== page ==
Abstract: Guinnane and Hoffman (subsequently GH) comment on two of our papers: Voigtländer and Voth: “Persecution Perpetuated” (2012, subsequently PP) and Satyanath, Voigtländer and Voth: Bowling for Fascism (2017, subsequently BF). They allege that our econometric results are fragile and depend on outliers in the state of Bavaria; that our results do not account for the role of institutional actors, and that we ‘misinterpret’ history. This brief response addresses these allegations and shows that i) GH’s empirical criticisms are targeted at small subsets of our results; ii) use ad hoc, restrictive specifications – standard procedures to address GH’s concerns about outliers actually confirm our results; iii) GH’s conceptual critique is misguided and based on a misrepresentation of Weimar history, especially when it comes to the case of Bavaria. In sum, the empirical findings in PP and BF stand as in our original publications.
    Date: 2022
  3. By: Adam Zylbersztejn (GATE Lyon Saint-Étienne - Groupe d'analyse et de théorie économique - ENS Lyon - École normale supérieure - Lyon - UL2 - Université Lumière - Lyon 2 - UCBL - Université Claude Bernard Lyon 1 - Université de Lyon - UJM - Université Jean Monnet - Saint-Étienne - Université de Lyon - CNRS - Centre National de la Recherche Scientifique); Zakaria Babutsidze (GREDEG - Groupe de Recherche en Droit, Economie et Gestion - UNS - Université Nice Sophia Antipolis (1965 - 2019) - COMUE UCA - COMUE Université Côte d'Azur (2015-2019) - CNRS - Centre National de la Recherche Scientifique - UCA - Université Côte d'Azur, OFCE - Observatoire français des conjonctures économiques (Sciences Po) - Sciences Po - Sciences Po); Nobuyuki Hanaki (Osaka University [Osaka])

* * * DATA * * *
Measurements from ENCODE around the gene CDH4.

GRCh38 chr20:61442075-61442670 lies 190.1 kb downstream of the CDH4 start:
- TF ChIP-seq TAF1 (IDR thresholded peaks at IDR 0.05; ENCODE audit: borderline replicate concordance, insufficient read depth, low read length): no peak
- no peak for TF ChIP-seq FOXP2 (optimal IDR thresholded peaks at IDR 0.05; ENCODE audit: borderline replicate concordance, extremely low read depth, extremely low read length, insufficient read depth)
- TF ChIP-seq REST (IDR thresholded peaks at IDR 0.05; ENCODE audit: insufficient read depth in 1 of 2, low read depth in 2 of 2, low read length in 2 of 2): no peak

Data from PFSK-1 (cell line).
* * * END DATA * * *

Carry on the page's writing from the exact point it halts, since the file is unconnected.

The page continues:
Abstract: We contribute to the ongoing debate in the psychological literature on the role of thin slices of observable information in predicting others' social behavior, and its generalizability to cross-cultural interactions. We experimentally assess the degree to which subjects, drawn from culturally dierent populations (France and Japan), are able to predict strangers' trustworthiness based on a set of visual stimuli (mugshot pictures, neutral videos, loaded videos, all recorded in an additional French sample) under varying cultural distance to the target agent in the recording. Our main nding is that cultural distance is not detrimental for predicting trustworthiness in strangers, but that it may aect the perception of dierent components of communication in social interactions.
    Keywords: Trustworthiness, communication, hidden action game, cross-cultural comparison, laboratory experiment
    Date: 2021
  4. By: Tim Johnson; Nick Obradovich